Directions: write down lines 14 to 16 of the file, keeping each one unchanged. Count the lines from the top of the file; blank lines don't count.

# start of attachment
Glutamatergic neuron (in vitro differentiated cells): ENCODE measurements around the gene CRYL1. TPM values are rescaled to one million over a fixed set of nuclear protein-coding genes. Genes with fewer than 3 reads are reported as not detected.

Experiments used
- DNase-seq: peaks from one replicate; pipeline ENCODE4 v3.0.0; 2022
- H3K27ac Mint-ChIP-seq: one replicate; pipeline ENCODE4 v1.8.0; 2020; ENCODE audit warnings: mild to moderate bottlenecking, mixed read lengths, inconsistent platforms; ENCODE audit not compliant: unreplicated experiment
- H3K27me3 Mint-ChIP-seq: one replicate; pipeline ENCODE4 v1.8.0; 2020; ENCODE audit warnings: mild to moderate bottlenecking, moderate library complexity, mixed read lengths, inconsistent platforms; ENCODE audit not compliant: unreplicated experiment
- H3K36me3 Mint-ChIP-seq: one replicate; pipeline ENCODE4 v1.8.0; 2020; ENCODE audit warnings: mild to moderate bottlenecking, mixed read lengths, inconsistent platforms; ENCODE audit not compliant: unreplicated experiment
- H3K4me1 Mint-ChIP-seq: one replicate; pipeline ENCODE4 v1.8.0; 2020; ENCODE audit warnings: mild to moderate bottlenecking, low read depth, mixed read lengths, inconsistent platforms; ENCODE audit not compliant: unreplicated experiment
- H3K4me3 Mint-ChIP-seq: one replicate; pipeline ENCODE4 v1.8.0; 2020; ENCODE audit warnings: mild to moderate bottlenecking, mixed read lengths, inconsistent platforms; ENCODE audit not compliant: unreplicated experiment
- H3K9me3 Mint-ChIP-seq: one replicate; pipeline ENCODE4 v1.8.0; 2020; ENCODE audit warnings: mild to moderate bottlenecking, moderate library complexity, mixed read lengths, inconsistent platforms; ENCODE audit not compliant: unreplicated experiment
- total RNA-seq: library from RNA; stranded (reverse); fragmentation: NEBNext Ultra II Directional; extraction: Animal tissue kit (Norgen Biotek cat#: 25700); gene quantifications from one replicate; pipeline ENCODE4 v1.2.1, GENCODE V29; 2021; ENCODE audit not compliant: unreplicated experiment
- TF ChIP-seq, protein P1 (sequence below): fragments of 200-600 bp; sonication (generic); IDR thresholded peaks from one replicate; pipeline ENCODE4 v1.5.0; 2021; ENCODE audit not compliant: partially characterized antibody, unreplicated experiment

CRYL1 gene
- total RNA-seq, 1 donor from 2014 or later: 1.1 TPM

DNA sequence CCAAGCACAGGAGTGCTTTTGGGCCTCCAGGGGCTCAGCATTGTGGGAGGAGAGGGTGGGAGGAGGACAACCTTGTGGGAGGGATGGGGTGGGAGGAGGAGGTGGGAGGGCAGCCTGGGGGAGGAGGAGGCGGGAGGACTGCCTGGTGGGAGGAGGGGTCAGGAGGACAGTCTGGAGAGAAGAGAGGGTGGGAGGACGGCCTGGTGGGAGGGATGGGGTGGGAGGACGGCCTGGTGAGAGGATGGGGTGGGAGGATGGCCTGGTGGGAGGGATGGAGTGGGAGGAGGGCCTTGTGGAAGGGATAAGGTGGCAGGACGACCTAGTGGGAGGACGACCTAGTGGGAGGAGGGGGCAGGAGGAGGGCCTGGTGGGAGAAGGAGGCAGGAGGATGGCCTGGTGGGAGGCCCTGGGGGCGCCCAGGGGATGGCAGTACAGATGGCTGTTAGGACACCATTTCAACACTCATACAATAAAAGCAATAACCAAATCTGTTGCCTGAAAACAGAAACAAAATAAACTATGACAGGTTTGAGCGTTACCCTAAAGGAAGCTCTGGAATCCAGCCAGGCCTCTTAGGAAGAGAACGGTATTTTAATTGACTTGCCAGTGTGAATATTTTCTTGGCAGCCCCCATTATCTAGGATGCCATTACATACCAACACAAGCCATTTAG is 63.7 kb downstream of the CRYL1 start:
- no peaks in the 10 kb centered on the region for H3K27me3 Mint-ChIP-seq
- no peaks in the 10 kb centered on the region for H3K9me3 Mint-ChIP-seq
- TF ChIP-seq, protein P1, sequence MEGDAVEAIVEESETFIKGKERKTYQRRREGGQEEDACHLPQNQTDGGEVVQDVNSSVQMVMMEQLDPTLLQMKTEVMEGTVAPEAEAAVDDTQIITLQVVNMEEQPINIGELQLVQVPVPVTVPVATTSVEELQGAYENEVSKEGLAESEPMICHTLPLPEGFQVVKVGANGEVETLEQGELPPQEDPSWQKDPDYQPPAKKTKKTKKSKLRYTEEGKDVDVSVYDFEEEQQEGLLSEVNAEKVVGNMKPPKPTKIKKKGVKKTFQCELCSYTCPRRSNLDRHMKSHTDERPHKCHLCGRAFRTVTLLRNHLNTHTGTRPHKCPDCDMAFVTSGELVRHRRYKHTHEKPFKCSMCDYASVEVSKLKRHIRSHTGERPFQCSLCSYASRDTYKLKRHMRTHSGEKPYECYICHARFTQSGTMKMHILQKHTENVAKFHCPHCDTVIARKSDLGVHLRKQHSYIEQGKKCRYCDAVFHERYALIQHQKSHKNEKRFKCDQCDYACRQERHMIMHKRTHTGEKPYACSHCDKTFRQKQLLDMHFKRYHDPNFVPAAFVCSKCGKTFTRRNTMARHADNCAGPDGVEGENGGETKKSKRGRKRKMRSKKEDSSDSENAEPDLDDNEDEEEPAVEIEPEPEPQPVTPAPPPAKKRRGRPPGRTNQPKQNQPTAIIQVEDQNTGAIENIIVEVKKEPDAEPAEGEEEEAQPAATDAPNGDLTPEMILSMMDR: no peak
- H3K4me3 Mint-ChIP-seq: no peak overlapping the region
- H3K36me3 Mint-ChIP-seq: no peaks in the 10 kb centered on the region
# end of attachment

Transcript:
DNA sequence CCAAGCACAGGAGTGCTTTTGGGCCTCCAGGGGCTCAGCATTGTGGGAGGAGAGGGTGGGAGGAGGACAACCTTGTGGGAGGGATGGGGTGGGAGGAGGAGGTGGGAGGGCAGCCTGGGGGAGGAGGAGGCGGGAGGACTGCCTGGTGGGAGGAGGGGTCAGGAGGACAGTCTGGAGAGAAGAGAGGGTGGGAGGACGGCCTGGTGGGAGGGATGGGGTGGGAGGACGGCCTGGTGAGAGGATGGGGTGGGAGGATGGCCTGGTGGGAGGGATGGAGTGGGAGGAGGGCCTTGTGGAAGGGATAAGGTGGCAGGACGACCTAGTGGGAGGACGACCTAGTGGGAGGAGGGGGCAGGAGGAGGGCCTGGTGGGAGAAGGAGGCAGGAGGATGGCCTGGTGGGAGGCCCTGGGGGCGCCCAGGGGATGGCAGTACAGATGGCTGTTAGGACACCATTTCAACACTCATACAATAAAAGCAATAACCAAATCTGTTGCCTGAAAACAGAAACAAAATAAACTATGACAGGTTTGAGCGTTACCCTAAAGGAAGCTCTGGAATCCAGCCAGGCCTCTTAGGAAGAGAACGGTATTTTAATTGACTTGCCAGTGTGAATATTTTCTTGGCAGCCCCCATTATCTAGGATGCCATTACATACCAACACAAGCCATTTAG is 63.7 kb downstream of the CRYL1 start:
- no peaks in the 10 kb centered on the region for H3K27me3 Mint-ChIP-seq
- no peaks in the 10 kb centered on the region for H3K9me3 Mint-ChIP-seq